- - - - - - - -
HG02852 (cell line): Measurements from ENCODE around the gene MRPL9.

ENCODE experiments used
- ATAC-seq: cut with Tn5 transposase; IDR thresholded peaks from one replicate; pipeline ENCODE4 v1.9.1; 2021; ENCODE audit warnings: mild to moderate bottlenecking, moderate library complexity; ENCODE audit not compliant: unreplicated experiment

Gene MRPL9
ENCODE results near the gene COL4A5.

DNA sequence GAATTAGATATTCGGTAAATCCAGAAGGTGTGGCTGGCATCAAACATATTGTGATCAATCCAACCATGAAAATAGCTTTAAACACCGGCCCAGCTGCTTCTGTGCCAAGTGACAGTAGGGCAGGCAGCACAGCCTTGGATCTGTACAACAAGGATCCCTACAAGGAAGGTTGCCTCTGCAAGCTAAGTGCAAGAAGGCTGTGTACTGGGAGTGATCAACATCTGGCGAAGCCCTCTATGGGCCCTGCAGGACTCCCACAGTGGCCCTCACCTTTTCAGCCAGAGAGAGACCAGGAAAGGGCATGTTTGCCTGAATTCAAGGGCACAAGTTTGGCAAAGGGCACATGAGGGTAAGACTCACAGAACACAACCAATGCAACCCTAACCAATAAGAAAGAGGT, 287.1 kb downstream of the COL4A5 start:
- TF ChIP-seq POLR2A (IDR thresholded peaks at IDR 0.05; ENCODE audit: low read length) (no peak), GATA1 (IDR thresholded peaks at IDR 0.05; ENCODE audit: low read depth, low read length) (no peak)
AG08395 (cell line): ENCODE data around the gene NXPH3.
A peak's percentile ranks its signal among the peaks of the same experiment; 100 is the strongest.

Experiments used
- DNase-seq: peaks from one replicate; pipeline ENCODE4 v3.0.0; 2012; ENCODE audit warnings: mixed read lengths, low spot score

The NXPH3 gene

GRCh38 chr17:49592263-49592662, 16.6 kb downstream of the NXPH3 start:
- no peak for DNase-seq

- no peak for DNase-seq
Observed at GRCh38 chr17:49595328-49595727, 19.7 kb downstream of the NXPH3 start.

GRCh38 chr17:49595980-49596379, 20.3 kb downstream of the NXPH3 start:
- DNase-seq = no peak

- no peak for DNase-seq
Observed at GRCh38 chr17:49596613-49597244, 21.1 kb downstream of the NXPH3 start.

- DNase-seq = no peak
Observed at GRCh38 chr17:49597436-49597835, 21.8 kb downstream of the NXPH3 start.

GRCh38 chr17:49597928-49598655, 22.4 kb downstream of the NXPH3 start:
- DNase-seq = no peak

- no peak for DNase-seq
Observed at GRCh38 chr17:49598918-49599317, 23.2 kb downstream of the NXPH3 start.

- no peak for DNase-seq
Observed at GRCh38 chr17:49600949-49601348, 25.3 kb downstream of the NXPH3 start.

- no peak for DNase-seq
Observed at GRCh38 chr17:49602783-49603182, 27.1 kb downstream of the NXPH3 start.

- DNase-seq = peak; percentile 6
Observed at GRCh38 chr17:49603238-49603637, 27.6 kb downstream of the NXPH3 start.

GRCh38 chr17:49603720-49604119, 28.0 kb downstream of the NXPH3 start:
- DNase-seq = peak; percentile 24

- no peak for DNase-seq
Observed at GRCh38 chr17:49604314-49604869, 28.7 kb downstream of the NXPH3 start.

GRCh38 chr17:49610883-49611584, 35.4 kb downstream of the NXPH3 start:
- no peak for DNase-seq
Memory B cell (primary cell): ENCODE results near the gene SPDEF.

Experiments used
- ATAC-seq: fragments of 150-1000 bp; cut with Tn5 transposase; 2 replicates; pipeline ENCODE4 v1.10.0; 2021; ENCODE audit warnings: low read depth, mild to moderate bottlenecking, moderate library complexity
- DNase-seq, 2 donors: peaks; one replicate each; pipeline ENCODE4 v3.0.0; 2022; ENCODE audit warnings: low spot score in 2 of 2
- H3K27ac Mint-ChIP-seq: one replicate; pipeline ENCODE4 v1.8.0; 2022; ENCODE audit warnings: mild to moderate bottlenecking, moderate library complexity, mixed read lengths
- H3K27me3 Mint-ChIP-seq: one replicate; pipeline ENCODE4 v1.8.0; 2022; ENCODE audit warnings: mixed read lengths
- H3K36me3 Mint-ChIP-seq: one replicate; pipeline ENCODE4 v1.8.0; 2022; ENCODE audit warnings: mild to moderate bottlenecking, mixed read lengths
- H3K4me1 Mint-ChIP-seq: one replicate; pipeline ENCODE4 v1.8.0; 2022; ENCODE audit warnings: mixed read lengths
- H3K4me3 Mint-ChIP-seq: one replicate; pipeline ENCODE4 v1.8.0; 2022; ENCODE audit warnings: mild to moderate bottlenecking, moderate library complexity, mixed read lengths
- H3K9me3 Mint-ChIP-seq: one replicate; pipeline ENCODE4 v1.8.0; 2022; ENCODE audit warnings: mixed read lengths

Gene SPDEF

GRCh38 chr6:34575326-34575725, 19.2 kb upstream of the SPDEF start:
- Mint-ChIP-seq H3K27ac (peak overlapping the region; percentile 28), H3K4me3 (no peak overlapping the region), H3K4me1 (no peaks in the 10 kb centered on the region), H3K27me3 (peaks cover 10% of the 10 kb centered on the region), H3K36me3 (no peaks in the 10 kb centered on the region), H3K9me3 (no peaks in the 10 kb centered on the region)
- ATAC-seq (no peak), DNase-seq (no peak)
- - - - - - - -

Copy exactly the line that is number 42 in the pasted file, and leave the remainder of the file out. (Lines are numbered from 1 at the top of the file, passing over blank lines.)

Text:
- DNase-seq, 2 donors: peaks; one replicate each; pipeline ENCODE4 v3.0.0; 2022; ENCODE audit warnings: low spot score in 2 of 2